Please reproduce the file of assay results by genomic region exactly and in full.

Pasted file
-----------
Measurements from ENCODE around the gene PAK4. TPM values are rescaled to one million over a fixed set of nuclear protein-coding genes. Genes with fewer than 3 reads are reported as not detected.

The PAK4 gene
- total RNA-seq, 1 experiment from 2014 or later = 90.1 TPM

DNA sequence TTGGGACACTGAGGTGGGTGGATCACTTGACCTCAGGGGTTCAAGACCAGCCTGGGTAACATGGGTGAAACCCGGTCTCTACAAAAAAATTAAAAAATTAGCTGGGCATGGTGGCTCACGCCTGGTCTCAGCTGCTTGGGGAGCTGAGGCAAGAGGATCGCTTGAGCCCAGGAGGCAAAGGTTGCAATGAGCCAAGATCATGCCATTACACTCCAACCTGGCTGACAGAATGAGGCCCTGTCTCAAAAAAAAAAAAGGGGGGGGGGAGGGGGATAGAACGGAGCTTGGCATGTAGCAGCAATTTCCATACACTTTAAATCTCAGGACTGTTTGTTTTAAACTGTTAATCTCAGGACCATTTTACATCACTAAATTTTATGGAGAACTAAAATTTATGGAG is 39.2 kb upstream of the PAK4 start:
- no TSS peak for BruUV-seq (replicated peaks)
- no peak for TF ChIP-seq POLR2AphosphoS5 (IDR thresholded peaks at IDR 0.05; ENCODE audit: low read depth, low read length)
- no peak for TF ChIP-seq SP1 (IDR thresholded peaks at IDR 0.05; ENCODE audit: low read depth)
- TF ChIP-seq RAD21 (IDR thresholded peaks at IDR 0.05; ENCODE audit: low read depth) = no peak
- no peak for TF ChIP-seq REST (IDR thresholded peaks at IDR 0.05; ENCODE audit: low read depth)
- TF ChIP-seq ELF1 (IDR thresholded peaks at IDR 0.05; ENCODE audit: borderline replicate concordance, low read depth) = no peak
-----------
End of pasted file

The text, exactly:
Measurements from ENCODE around the gene PAK4. TPM values are rescaled to one million over a fixed set of nuclear protein-coding genes. Genes with fewer than 3 reads are reported as not detected.

The PAK4 gene
- total RNA-seq, 1 experiment from 2014 or later = 90.1 TPM

DNA sequence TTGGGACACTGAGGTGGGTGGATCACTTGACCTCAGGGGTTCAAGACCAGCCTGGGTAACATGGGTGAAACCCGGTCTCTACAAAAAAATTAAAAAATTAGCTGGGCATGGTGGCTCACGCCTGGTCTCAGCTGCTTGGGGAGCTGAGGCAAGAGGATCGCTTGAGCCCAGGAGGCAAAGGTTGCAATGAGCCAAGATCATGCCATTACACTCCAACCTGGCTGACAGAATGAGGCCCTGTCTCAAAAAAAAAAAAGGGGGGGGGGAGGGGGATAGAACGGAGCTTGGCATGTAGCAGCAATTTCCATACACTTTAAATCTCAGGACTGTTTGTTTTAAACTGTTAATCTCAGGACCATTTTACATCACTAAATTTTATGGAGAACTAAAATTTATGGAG is 39.2 kb upstream of the PAK4 start:
- no TSS peak for BruUV-seq (replicated peaks)
- no peak for TF ChIP-seq POLR2AphosphoS5 (IDR thresholded peaks at IDR 0.05; ENCODE audit: low read depth, low read length)
- no peak for TF ChIP-seq SP1 (IDR thresholded peaks at IDR 0.05; ENCODE audit: low read depth)
- TF ChIP-seq RAD21 (IDR thresholded peaks at IDR 0.05; ENCODE audit: low read depth) = no peak
- no peak for TF ChIP-seq REST (IDR thresholded peaks at IDR 0.05; ENCODE audit: low read depth)
- TF ChIP-seq ELF1 (IDR thresholded peaks at IDR 0.05; ENCODE audit: borderline replicate concordance, low read depth) = no peak